An excerpt from the booklet essay by Tom McSorley

From his startling debut feature, Drifting States (Les états nordiques, 2005) to his most recent work, Denis Côté has been imaginatively recalibrating ideas of intimacy and perception, not only between the characters who populate his attenuated, strangely absorbing dramas, but also, beyond the frame lines of his often arresting images, in that peculiarly intimate relationship between spectator and screen. His genre-blending, hybridised works combine low-budget ingenuity with daring formal experimentation to forge one of the most distinctive cinematic signatures in contemporary Canadian cinema. Often concerned with the universal resonance and meaning of intimate relationships between marginal and marginalised characters, Côté’s work is consistently inventive. It is an oeuvre that continues in the tradition of the fiercely independent auteurist traditions of filmmakers like Jean Pierre Lefebvre and pioneering video artist, Robert Morin, with unexpected, even unlikely, shades of Pierre Perrault, Marc-André Forcier, and Jean-Claude Lauzon.

The cinema of Denis Côté’s is the product of a rich, inquisitive sensibility engaged with the possibilities and problems of representation and intimacy. Within the gnarled aesthetic possibilities and problems resides a question that is the organising mystery of his cinema: what exists between us? In other words, what is there between people to keep them together or apart, and, if it can be identified, what does it mean? Formally speaking, these epistemological inquiries are posed in the very narrative structures themselves, constructed with uncertain characters and motivations, containing many plot caesura and unanswered questions, and pulled dramatically taut with structured absences, things seeming to happen offscreen, beyond the edges of the frame. In this way, Côté insinuates that questions for the characters become questions for the spectator: what is going on onscreen and, indeed, offscreen, and what meanings do we ascribe to what we witness or suspect? It is in the asking of these questions that Denis Côté films construct their considerable drama and mystery.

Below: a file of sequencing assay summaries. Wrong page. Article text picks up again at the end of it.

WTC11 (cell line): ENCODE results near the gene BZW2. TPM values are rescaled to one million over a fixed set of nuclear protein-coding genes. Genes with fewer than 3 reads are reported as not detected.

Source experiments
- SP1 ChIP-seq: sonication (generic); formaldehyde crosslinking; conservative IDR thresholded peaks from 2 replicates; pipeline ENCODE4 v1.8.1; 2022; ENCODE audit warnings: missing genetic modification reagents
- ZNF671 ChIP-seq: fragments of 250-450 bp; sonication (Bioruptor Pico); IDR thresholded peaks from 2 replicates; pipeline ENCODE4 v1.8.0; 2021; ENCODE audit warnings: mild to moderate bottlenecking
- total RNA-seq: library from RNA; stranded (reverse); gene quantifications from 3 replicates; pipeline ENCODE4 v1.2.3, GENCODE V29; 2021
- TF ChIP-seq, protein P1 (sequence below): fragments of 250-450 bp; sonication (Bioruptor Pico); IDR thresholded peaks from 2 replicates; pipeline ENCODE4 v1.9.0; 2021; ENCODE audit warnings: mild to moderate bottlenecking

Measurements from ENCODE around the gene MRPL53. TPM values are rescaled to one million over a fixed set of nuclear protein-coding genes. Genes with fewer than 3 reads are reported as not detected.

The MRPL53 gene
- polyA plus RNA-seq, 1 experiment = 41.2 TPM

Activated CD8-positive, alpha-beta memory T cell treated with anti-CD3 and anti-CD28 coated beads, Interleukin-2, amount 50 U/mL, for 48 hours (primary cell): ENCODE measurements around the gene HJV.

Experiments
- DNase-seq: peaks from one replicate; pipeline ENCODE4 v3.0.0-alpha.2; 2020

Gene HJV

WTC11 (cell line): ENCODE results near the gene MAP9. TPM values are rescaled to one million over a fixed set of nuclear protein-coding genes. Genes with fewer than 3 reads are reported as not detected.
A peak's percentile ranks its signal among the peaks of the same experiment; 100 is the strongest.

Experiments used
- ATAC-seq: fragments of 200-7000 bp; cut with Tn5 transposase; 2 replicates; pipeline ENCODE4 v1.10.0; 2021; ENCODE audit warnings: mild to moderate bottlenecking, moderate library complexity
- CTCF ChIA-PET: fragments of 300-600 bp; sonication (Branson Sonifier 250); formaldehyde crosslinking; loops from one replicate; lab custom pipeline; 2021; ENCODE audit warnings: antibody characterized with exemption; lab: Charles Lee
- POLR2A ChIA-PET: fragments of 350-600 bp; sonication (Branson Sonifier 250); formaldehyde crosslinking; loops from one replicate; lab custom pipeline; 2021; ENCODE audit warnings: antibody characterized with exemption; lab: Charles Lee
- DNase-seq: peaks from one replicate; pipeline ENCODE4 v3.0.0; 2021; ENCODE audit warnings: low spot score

The quiet, unsettling power of Côté’s cinema resides in its exploration of the in-between spaces of characters and spectators, and in its refusal to end the accumulation of mysteries. Each Côté film in its own way asks us to ask ourselves a number of questions. Where do we locate ourselves, and why, in relation to what we are witnessing? What exists between the characters onscreen? What exists between the spectator and the screen? As a result of these interrogations, the films of Denis Côté generate a fascinating poetics of uncertainty that operate at both thematic and formal levels. From the actual intimate experiences of the characters (intense, emotional, absurd, irrational) to the insistent formal frissons of documentary and fictional modes, the fuel for Côté’s work is the uncertainty, the not knowing. In this sense, his resistance to commercial modes of cinematic storytelling is both imaginative and invigorating. His work intelligently affirms that, in the encounter of the spectator and the moving image, to discover what may be found in those spaces between eye and ear and screen, we must keep looking, listening, and thinking.


Tom McSorley's complete essay, from which this excerpt is taken, appears in the booklet which accompanies the release.

Disc Info

Canada, 2010
Main feature: 96 mins
Special features: 40 minutes
Sound: 5.1 DTS-HD Master Audio / 2.0 Stereo LPCM (48k/164-bit)
Original aspect ratio: 1.85:1
Language: French
Subtitles: English

Blu-ray: BD50 / 1080 / 24fps / Region ABC (Region Free)

Blu-Ray: £19.99
Release Date: 13 April 2020


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